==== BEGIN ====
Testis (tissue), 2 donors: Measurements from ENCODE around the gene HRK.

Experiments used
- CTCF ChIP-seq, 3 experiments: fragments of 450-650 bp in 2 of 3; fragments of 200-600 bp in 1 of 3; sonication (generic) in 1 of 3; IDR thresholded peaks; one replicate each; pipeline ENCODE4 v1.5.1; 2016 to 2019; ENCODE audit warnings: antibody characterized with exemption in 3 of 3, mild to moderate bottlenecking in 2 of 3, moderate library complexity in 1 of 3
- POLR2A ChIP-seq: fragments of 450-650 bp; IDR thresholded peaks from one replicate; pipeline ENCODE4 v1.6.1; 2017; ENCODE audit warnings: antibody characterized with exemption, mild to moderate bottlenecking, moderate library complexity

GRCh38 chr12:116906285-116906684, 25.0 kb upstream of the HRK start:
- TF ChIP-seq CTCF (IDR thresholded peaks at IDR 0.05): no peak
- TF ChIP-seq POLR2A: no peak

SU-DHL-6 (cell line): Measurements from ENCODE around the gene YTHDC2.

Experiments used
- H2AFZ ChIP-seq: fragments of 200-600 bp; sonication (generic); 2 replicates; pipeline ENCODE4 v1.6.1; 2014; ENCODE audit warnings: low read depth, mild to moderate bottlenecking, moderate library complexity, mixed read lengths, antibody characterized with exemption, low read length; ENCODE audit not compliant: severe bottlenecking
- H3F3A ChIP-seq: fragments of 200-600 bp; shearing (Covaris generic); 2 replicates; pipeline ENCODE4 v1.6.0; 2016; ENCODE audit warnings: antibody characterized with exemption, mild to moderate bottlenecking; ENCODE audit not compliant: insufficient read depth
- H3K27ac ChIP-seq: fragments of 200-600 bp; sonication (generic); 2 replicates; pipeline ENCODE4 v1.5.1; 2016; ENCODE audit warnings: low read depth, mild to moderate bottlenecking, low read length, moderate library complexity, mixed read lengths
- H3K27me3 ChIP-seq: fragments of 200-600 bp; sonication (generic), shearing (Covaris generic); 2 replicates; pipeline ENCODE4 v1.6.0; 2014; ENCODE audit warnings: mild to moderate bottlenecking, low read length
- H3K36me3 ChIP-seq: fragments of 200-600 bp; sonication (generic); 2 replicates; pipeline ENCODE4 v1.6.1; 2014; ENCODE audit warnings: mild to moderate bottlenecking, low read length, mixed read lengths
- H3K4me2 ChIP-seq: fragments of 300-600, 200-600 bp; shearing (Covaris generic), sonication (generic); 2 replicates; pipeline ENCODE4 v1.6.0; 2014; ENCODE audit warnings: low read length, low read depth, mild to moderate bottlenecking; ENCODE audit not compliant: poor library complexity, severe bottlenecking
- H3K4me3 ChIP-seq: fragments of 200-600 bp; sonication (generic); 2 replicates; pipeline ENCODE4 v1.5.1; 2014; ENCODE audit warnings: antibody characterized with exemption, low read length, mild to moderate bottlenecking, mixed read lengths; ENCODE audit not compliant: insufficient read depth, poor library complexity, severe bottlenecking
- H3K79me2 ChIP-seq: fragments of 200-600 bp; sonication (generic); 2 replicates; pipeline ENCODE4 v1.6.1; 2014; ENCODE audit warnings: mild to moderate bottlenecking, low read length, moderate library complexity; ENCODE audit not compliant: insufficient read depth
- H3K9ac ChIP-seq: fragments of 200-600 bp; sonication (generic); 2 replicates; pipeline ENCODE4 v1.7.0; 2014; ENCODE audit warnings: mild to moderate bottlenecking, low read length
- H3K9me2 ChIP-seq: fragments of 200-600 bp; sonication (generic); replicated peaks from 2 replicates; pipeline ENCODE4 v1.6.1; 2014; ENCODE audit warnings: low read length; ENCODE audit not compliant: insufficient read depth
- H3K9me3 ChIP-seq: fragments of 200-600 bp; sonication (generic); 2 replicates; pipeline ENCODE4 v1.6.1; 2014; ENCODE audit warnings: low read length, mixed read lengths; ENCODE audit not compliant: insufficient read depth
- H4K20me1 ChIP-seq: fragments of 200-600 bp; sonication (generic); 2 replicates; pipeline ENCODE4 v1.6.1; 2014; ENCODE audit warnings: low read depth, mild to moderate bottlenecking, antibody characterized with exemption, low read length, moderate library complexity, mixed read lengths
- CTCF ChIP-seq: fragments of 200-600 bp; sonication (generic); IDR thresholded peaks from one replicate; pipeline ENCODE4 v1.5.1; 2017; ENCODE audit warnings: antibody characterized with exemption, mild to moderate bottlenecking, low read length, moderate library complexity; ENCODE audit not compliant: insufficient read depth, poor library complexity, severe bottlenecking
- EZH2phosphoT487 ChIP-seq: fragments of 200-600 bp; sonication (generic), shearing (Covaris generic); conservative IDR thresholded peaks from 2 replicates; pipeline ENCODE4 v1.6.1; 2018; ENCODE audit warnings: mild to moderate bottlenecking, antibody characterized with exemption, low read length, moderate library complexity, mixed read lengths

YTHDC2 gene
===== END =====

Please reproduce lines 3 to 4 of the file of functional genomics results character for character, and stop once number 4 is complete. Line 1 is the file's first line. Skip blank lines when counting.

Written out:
- CTCF ChIP-seq, 3 experiments: fragments of 450-650 bp in 2 of 3; fragments of 200-600 bp in 1 of 3; sonication (generic) in 1 of 3; IDR thresholded peaks; one replicate each; pipeline ENCODE4 v1.5.1; 2016 to 2019; ENCODE audit warnings: antibody characterized with exemption in 3 of 3, mild to moderate bottlenecking in 2 of 3, moderate library complexity in 1 of 3
- POLR2A ChIP-seq: fragments of 450-650 bp; IDR thresholded peaks from one replicate; pipeline ENCODE4 v1.6.1; 2017; ENCODE audit warnings: antibody characterized with exemption, mild to moderate bottlenecking, moderate library complexity